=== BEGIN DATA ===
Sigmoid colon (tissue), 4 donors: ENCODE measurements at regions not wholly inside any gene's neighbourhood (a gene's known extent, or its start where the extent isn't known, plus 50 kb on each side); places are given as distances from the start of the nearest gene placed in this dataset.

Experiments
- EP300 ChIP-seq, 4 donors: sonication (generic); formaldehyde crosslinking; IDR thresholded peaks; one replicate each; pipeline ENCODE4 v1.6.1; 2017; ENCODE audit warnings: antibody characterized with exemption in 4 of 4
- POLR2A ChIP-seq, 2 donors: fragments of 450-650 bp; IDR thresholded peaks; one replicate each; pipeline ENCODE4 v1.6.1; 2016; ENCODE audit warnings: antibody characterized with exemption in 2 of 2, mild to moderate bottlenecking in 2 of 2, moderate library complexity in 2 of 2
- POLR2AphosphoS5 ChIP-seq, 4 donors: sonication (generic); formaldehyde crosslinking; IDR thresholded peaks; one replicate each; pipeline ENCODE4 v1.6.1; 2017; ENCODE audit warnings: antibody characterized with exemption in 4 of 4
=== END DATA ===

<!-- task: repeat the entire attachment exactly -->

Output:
Sigmoid colon (tissue), 4 donors: ENCODE measurements at regions not wholly inside any gene's neighbourhood (a gene's known extent, or its start where the extent isn't known, plus 50 kb on each side); places are given as distances from the start of the nearest gene placed in this dataset.

Experiments
- EP300 ChIP-seq, 4 donors: sonication (generic); formaldehyde crosslinking; IDR thresholded peaks; one replicate each; pipeline ENCODE4 v1.6.1; 2017; ENCODE audit warnings: antibody characterized with exemption in 4 of 4
- POLR2A ChIP-seq, 2 donors: fragments of 450-650 bp; IDR thresholded peaks; one replicate each; pipeline ENCODE4 v1.6.1; 2016; ENCODE audit warnings: antibody characterized with exemption in 2 of 2, mild to moderate bottlenecking in 2 of 2, moderate library complexity in 2 of 2
- POLR2AphosphoS5 ChIP-seq, 4 donors: sonication (generic); formaldehyde crosslinking; IDR thresholded peaks; one replicate each; pipeline ENCODE4 v1.6.1; 2017; ENCODE audit warnings: antibody characterized with exemption in 4 of 4